EppsNet Archive: Arson

The Holy Fire is Now the Forrest Fire

It’s wildfire season here in Southern California . . . The closest fire to us at this time is the Holy Fire, named either for its proximity to the small mountain community of Holy Jim (see map), or because God is purifying us with flame. Jesus returned as a burning bush and inadvertently ignited Trabuco Canyon. A suspect, Forrest Gordon Clark, has been arrested on suspicion of arson. He looks normal. The fire has been renamed from the Holy Fire to the Forrest Fire. ๐Ÿ™‚ My wife is in the insurance business. Every summer she gets calls from people living in fire zones wanting to buy a homeowners policy. There’s no concept of guaranteed issue with homeowners insurance like there is with health insurance. — Does your house have a pre-existing condition? — Yes, it’s on fire. — OK, your first month’s premium will be $500,000. Read more →

He Moves in Mysterious Ways

There’s a story on the TV news about a fire that burned down a local preschool, owned by the same family for 44 years. Fire investigators suspect arson. The owner is being interviewed. “The Lord will get us through,” she says. “I’m surprised the Lord let someone burn the place down to begin with,” I say to my wife. “You can’t look at it that way.” “I can’t?” “It’s just something that happened and the Lord will get them through it.” “I don’t see how the Lord can be given credit for anything that happens as long as it’s good, but when something bad happens, well, it’s just a random incident that he couldn’t do anything about. Where’s the accountability? Is the Lord making things happen in your life or isn’t he? Well, the preschool burned down, that was regrettable. The Lord must have looked away for a moment. But… Read more →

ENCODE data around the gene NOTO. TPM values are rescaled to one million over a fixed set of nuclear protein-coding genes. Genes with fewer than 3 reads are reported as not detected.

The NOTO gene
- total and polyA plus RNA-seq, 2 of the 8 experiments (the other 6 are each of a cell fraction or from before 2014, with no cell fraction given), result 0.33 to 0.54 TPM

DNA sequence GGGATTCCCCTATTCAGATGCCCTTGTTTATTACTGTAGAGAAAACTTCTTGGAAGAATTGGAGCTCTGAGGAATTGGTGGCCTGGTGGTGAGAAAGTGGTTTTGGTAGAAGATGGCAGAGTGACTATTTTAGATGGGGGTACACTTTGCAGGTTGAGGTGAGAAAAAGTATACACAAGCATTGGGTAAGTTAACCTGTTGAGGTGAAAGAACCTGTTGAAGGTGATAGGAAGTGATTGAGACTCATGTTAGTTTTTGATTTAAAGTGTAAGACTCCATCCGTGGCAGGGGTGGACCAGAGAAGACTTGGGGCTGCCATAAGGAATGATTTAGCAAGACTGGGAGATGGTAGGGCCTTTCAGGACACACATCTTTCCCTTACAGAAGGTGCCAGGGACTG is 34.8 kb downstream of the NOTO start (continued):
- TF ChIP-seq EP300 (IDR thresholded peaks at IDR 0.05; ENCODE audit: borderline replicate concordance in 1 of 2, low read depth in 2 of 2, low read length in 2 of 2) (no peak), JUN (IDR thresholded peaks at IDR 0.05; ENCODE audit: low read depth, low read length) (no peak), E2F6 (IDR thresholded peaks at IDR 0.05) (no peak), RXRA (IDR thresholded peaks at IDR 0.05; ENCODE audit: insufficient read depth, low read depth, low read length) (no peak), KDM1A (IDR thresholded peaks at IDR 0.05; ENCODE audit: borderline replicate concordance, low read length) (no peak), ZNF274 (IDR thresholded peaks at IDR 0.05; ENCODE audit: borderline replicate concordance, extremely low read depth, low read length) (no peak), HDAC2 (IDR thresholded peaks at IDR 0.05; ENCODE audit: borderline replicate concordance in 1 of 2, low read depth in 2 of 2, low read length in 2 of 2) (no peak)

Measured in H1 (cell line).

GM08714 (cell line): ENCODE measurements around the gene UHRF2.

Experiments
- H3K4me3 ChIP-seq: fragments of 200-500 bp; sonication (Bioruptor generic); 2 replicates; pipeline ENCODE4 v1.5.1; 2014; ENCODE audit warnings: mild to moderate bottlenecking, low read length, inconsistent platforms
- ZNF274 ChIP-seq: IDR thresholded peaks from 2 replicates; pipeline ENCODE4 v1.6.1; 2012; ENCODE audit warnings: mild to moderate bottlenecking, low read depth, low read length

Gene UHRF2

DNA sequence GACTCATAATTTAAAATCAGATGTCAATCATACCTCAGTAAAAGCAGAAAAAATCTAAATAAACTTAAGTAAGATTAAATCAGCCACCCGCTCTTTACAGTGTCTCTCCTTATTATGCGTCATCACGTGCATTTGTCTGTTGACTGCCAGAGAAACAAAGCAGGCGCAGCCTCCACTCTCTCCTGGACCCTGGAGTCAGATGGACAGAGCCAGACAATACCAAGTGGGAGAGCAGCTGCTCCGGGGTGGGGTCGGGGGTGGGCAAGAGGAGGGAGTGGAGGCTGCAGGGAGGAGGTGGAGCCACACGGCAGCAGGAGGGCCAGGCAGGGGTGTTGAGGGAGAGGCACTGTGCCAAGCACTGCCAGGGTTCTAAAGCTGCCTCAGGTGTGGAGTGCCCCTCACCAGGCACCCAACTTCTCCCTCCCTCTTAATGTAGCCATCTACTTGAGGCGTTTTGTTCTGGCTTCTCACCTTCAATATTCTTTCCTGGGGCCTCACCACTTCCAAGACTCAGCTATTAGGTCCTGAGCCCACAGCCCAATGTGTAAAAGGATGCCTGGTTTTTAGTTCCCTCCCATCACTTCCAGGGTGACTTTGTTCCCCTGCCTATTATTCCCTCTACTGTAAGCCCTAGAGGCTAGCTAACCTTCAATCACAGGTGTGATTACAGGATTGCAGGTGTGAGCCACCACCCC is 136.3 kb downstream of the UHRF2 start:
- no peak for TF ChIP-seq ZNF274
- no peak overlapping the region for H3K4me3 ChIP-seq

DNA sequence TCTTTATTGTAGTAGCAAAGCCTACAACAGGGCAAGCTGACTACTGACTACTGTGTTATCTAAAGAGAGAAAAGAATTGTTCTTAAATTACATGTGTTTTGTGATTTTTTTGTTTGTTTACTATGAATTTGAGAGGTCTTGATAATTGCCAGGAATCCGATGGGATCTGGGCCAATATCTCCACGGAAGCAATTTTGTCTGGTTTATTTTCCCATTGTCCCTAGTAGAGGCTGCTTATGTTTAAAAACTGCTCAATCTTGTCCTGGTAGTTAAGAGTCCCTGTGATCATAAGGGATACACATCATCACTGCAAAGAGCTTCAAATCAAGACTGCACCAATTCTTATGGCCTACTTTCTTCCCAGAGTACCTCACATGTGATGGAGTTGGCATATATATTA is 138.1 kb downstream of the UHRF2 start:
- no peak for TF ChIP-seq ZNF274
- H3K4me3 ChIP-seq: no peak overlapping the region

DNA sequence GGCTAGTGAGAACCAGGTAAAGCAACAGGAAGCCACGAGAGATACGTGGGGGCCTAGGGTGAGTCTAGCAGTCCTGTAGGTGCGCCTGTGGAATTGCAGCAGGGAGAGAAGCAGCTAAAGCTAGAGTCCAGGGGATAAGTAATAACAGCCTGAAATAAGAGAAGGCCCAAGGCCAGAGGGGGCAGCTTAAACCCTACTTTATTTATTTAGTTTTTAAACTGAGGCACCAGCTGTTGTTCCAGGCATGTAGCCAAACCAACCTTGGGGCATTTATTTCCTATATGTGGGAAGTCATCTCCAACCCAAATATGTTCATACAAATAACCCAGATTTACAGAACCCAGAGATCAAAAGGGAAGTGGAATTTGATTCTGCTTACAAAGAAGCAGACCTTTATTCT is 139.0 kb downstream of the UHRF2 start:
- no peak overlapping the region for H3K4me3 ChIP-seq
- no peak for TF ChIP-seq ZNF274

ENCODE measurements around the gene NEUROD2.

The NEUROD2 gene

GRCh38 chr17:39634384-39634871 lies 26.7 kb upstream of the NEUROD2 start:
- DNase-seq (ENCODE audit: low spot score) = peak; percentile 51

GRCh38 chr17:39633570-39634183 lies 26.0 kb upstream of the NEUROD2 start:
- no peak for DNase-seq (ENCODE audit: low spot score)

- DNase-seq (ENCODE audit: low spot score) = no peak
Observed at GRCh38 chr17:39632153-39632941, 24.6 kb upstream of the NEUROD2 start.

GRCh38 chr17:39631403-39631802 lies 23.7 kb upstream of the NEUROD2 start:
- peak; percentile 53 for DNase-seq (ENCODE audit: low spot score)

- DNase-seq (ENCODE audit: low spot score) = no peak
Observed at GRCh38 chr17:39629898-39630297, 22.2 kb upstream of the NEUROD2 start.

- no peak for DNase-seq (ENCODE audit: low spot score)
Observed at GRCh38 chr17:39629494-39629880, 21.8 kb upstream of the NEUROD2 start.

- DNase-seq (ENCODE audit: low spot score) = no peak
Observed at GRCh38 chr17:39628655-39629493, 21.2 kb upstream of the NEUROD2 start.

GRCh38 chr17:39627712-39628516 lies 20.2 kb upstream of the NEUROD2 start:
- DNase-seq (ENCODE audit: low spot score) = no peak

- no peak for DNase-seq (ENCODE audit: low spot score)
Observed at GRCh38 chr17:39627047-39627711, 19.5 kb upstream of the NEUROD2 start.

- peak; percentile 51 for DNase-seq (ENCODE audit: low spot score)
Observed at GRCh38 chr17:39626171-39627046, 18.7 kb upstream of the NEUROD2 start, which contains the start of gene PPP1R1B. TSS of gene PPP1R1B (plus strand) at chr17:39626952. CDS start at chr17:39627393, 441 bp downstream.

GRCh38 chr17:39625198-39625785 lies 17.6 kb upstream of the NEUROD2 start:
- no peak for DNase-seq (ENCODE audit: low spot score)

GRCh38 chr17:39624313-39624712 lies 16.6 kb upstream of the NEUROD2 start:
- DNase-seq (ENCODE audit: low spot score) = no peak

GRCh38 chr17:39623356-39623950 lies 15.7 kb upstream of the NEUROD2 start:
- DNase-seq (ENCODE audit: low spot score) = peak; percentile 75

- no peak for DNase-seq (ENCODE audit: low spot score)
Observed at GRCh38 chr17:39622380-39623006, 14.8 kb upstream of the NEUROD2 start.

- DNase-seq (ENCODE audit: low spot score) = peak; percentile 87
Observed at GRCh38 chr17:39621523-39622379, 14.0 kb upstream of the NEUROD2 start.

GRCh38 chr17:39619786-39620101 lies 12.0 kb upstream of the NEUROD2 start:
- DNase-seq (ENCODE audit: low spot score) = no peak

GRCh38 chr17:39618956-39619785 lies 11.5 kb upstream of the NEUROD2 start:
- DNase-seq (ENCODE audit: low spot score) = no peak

Japan, Day 2: Kinkakuji Temple, Nishijin Textile Center, Tea Ceremony, Bullet Train, Atami

Kinkakuji Temple Kinkaku-ji (lit. “Temple of the Golden Pavilion”), officially named Rokuon-ji (lit. “Deer Garden Temple”), is a Zen Buddhist temple in Kyoto, Japan. The site of Kinkaku-ji was originally a villa called Kitayama-dai, belonging to a powerful statesman, Saionji Kintsune. Kinkaku-ji’s history dates to 1397, when the villa was purchased from the Saionji family by Shogun Ashikaga Yoshimitsu, and transformed into the Kinkaku-ji complex. When Yoshimitsu died, the building was converted into a Zen temple by his son, according to his wishes. During the Onin war, all of the buildings in the complex aside from the pavilion were burned down. On July 2, 1950, at 2:30 am, the pavilion was burned down by a 22-year-old novice monk, Hayashi Yoken, who then attempted suicide on the Daimon-ji hill behind the building. He survived, and was subsequently taken into custody. The monk was sentenced to seven years in prison, but was… Read more →